Amb. Ron Dermer praises Berkowitz appt for US special envoy post

"... what is important now is... stand up to Iran's aggression and continue ratcheting up the pressure until Iran abandoned its nuclear ambitions once and for all," says Dermer at Israel Embassy.

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September 12, 2019 09:51
3 minute read.
US Ambassador Ron Dermer

US Ambassador Ron Dermer . (photo credit: REUTERS)

WASHINGTON – Ambassador to the US Ron Dermer addressed European attempts to save the 2015 nuclear deal with Iran, saying that “what is important now is to stay the course, stand up to Iran’s aggression, and continue ratcheting up the pressure until Iran [has] abandoned its nuclear ambitions once and for all.”

Speaking at the Israeli Embassy’s annual Rosh Hashanah reception on Tuesday, he praised US President Donald Trump administration’s “maximum pressure” campaign against Iran and said that “Iran’s regime is now selling 80% less oil than it did little more than a year ago. Those sanctions have denied the Iranian regime – which vows and works to destroy Israel – of tens of billions of dollars they would otherwise have flown into its coffers.

“That is very good news for those who care about Israel’s security,” he added. “It’s also good news for those who care about stability in the Middle East because Iran had been using those funds to fuel its war machinery in Iraq, Syria, Lebanon, Yemen, Gaza and elsewhere.”

He did not provide any comment to Trump’s recent remarks in which he expressed his willingness to meet with Iranian president Hassan Rouhani and reproved that “European leaders are predictably calling for even more appeasement, rather than respond to Iran’s aggression and violations by joining America’s pressure campaign.”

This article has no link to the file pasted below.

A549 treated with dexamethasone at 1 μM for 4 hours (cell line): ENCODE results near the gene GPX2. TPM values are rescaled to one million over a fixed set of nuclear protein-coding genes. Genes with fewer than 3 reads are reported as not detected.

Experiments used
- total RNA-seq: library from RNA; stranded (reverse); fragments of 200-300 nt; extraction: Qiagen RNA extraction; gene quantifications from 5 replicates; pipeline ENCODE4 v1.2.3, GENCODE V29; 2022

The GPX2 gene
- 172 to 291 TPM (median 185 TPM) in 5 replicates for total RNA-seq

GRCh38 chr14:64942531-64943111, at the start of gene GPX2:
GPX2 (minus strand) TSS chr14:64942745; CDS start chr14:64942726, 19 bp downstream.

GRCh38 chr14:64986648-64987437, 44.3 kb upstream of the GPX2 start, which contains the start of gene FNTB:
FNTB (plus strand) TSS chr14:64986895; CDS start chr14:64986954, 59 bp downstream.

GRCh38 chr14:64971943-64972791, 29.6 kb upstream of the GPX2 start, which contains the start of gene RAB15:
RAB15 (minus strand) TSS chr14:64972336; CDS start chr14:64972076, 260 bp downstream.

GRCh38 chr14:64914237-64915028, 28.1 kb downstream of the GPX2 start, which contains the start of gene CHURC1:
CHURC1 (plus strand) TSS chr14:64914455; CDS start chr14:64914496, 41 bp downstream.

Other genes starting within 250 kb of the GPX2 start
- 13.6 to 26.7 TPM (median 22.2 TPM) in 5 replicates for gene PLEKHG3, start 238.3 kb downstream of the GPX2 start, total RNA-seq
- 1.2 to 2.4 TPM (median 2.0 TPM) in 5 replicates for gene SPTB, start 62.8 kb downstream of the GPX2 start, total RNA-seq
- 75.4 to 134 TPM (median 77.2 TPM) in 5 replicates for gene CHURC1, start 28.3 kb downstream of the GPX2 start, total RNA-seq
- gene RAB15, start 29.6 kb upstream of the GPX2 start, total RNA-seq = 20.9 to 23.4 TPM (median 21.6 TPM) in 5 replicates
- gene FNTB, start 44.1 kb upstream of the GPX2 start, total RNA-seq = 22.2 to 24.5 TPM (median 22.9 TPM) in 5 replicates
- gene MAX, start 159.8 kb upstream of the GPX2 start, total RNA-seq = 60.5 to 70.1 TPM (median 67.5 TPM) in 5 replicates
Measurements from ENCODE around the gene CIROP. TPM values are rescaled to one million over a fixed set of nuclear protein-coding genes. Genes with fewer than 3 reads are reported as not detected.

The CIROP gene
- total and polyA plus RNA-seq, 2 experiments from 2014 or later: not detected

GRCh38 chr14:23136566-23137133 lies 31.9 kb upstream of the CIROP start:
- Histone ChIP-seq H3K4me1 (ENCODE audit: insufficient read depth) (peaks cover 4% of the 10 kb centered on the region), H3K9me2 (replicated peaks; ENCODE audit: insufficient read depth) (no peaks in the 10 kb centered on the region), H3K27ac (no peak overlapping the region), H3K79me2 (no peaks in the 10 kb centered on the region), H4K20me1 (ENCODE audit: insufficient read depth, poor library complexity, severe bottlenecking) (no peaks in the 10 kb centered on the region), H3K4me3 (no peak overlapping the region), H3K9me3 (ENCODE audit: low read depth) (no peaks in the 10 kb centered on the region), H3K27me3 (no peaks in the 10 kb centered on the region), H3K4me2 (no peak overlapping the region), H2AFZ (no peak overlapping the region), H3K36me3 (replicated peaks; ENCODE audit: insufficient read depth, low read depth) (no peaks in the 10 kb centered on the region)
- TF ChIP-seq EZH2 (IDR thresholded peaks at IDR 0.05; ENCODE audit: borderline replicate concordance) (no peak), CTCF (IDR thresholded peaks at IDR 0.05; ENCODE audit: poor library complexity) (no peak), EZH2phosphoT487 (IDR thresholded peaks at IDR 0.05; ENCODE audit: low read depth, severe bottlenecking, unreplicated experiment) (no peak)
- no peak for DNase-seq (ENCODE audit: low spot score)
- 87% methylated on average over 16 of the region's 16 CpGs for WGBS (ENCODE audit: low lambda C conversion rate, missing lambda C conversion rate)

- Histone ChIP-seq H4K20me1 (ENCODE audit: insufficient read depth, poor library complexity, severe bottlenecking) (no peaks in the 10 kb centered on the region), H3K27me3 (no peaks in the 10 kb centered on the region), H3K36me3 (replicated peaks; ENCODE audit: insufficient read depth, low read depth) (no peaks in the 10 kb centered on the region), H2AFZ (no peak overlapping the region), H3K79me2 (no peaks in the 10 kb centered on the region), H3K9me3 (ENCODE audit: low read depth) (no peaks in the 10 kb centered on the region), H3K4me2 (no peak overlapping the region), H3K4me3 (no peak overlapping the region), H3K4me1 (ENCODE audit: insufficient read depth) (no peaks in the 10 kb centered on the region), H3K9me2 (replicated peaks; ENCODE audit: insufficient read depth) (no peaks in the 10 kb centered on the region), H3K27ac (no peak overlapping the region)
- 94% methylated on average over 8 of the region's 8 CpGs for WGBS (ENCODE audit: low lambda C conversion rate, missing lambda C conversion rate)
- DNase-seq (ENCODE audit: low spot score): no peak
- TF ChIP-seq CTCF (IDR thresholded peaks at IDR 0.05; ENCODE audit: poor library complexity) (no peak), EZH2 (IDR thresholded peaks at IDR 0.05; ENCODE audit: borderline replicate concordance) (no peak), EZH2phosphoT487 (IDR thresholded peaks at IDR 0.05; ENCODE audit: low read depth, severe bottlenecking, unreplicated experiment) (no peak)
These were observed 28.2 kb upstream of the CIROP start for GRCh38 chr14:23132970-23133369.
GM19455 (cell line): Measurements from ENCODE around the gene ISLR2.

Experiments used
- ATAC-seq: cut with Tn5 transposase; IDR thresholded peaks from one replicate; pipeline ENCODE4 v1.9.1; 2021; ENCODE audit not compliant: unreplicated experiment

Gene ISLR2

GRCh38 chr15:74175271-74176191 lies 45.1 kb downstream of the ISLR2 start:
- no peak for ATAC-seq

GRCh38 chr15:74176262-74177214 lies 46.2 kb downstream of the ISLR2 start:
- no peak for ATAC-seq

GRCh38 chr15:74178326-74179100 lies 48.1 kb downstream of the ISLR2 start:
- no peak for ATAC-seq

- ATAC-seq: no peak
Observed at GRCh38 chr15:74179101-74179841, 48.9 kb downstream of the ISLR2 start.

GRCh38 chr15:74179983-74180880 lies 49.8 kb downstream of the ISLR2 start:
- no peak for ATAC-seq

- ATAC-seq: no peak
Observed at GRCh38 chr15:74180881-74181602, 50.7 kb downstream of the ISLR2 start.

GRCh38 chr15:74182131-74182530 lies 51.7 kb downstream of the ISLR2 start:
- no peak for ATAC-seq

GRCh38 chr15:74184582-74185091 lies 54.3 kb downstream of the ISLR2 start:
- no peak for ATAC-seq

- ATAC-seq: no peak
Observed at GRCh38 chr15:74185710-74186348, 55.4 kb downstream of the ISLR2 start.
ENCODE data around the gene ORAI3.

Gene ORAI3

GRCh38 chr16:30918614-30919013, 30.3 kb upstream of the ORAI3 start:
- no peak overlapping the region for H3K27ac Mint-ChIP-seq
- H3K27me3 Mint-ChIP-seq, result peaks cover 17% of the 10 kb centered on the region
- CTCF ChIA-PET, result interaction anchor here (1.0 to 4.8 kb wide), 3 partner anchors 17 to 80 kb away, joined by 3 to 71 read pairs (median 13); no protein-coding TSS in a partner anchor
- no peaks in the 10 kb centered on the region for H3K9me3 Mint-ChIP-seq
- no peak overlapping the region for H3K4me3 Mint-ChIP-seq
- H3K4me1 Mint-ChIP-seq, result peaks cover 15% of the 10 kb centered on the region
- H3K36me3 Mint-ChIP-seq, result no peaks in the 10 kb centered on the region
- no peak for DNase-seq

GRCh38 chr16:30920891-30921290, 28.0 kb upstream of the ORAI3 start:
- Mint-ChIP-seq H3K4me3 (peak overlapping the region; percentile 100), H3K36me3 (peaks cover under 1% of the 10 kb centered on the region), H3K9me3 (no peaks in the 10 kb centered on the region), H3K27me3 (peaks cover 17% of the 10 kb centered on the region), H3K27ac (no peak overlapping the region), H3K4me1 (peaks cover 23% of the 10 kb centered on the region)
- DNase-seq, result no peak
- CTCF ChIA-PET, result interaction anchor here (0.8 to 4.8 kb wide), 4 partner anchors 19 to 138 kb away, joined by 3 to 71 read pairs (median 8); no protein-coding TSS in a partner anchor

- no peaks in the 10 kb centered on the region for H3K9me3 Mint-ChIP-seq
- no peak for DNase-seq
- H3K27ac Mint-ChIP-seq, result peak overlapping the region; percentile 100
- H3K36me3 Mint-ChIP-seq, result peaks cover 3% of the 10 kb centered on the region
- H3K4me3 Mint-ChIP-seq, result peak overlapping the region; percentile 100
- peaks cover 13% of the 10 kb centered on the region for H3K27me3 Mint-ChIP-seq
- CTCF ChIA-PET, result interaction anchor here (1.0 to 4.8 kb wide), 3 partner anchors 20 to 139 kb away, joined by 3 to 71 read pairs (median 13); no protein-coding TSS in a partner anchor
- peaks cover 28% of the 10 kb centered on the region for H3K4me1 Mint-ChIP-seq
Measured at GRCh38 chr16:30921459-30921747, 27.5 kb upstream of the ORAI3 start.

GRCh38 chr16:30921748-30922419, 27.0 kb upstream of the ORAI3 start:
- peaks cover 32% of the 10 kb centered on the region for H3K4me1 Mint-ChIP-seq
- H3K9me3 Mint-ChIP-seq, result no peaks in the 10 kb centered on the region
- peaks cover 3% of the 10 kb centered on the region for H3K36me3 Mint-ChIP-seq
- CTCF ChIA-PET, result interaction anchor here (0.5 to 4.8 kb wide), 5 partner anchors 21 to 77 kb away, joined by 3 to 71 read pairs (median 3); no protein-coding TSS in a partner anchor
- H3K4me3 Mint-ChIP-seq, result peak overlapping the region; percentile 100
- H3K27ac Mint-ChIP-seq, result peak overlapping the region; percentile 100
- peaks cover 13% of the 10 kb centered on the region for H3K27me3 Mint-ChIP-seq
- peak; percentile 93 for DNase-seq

The ambassador also praised Avi Berkowitz, a recently named member of the White House peace team – together with Brian Hook – as US special envoy Jason Greenblatt’s successors. Both Berkowitz and Greenblatt, along with Treasury Secretary Steven Mnuchin, attended the event.

“If people are surprised Avi was chosen to replace Jason, it’s because they haven’t been paying attention,” Dermer said. “For three years, Avi hasn’t been ‘a’ person behind-the-scenes. He has been ‘the’ person behind-the-scenes. He has been that unnamed official sitting in meetings with Israeli and Arab leaders. [He was] the talented aid responsible for critical tasks that had to be done, and the person charged with making sure that a reporter occasionally got the story right.”

He said that Berkowitz deserved the promotion, and that “countless times he has been a valued voice in the room. The only thing that would surprise me about Avi is if he would not prove as capable in his new role as he has been in his former one. I’d say Israel looks forward to working with you, but we’ve already been working with you.”


Dermer thanked Greenblatt and said that during the past three years, he had witnessed the special envoy’s “tireless efforts to advance peace between Israel and our neighbors.

“I have watched him defend Israel in bold speeches at the UN and in timely posts on his Twitter account. I have seen his sharp mind and generous spirit turn cynics into friends,” Dermer said. “One day, more people will recognize the important role you have played in strengthening the relationship between America and Israel, and in the historic decisions President Trump has made regarding it. But in the meantime, I recognize him, the prime minister recognizes it, and the Israeli Defense Force recognize it.”

Dermer downplayed recent reports on a crisis between US Jewry and the Israeli government, and said that the media tends to focus on “the 5% of Jews who apparently don’t like Israel.

“As many of you know, there hasn’t been much talk lately of American Jews in Israel drifting apart,” he said. “Truth is, people had been talking about that drift for years, even decades. Well, it turns out that according to Gallup polls, 95% of American Jews have a favorable opinion of Israel. That’s right – 95%. I don’t even think Moses, even during his first term, had 95%.

“It does not mean that people don’t have diverse views about how best to secure Israel’s future,” he added, “but those who see every disagreement or difference of opinion as a crisis are missing the larger story.”


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